Ohakune couple love their guernseys
Manawatu dairy farmers Thomas and Jemima Bebbington have held a strong allegiance to guernsey cows since buying them in a herd five years ago.
And they have taken that interest and enthusiasm into the New Zealand Guernsey Breeders’ Association.
The Ohakune-based sharemilking couple have a herd of 450 cows, 40 of which are guernsey. “We’re 50:50 sharemilkering and at this stage we think we have the perfect herd size,” says Thomas.
“Profitable production is the main driver of our business and, over the years, we have chosen to retain a small number of guernsey cows which fight our cross-breds for top position on herd tests.”
The Bebbingtons say the main reason they have been drawn to the breed is that they are not commonly farmed here.
“Having the Guernseys creates a bit of a talking point and we’ve been amazed at the gathering of interest in the breed,” says Jemima.
Last year, when the couple moved from farming near Te Aroha in the Waikato, they had to get rid of their rising-two-year-old guernseys.
They used TradeMe as the means to do it.
“We had a really nice couple buy 12 from us,” says Jemima. “The interest is certainly out there.” .
All the guernseys are bred to imported guernsey straws and the Bebbingtons say the quality of milk produced is second to none.
“They are also very placid, easy to manage animals,” says Jemima.
She is on the Guernsey World Federation Board and Thomas is vice president of the New Zealand Association which recently hosted more than 50 breeders and farmers from the United Kingdom, Canada, the United States and Australia.
“For a small breed here, it was pretty cool. They all had a great sense of humour and were impressed with what they saw here,” says Jemima.
“It was just great to be around such positive farming people.” .
The visitors began their New Zealand visit in Queenstown, visited guernsey farmers in the South and North islands before settling into their World Breeders’ Conference, which is held every three years.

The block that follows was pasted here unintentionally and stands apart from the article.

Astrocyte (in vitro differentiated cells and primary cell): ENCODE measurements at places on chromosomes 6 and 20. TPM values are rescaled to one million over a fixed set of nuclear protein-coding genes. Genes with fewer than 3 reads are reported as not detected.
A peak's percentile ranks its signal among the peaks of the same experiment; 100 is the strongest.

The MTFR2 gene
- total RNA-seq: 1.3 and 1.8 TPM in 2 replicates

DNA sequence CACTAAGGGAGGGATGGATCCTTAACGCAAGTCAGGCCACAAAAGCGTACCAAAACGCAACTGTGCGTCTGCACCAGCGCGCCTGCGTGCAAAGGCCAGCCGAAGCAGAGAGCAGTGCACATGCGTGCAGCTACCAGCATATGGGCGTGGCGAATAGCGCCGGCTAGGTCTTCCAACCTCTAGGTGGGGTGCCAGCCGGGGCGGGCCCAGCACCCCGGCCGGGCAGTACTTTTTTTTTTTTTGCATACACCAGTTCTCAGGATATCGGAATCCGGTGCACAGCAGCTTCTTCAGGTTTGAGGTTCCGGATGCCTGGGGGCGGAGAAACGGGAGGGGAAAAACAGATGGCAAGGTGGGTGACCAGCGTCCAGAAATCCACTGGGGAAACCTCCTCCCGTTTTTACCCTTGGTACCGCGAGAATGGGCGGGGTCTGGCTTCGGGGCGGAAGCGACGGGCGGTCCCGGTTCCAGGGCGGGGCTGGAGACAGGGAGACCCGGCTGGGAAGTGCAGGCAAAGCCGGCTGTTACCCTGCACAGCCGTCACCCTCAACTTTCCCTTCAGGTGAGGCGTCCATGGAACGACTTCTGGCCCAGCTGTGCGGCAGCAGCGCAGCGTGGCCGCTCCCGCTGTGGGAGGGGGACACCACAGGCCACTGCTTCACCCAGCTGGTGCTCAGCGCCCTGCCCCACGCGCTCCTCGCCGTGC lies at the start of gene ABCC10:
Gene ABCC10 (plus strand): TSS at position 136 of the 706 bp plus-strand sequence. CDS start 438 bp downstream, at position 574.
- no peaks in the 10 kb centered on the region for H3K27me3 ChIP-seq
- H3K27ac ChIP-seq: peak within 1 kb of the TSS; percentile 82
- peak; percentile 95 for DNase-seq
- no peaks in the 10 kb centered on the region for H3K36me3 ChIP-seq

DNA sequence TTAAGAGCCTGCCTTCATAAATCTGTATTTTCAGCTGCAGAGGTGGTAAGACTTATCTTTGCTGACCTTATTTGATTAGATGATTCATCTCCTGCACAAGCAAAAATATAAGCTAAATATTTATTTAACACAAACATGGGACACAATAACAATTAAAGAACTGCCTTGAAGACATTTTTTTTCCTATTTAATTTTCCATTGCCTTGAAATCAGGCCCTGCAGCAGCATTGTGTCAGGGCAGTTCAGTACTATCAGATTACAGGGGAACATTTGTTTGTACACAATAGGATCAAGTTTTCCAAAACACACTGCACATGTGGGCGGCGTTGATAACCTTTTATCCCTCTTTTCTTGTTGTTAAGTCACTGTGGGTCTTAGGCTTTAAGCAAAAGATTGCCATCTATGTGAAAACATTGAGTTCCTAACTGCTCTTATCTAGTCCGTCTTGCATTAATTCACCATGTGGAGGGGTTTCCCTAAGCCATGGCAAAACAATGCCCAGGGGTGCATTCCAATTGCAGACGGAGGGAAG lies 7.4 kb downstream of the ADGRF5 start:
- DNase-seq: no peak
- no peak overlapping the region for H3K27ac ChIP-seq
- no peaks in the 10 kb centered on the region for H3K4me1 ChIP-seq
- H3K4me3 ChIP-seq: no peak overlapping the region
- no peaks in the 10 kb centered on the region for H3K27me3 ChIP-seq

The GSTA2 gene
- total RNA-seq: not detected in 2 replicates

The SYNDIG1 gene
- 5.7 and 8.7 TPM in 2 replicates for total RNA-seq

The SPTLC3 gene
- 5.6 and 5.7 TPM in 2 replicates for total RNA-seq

The next conference, which Thomas and Jemima hope to attend, will be in Pennsylvania, USA in 2019.
Their farm, which is five kilometres from Ohakune, has an effective milking platform of 160 hectares with a further 15 hectares set aside for young stock.
Its half-flat, half-rolling contour means that underfoot there are dramatic changes in soil type and condition.
The couple hosted a field day in April for local farmers.
“Where we came from, Hauraki, was such a different farming situation it was really helpful to have locals who had farmed in Ohakune for many years look over the property and give helpful feedback,” says Thomas.
“We’re 600 metres above sea-level, so the climate is very cold at times. As a result, we milk for only nine months, reducing to once-a-day milking in the middle of January.”
The cows were dried off on April 21, and calving is due to begin on August 6. Next to the 15-year-old, 40-a-side herringbone milking shed is a 450-cow-capacity yard.
The farm has two centre-pivot irrigators, but these have not been used for the last couple of years.
Jemima describes Thomas as a cow-whisperer: “It’s the way he looks after the cows. That’s the best way to describe it.”
A stickler for standards Thomas says he puts 110 per cent into every task and hopes this shows in his production and animal health.
Last season they managed to beat the farm record with production of 150,000 kilograms of milksolids.
Thomas says the farm is capable of more under the same system: “I think we can get 160,000 and my goal is to get there in two years.”
They have two more seasons to go on their contract, find the farm picturesque and great to work on, are very happy with where their farming business is heading, and plan to remain in the area, long term if possible.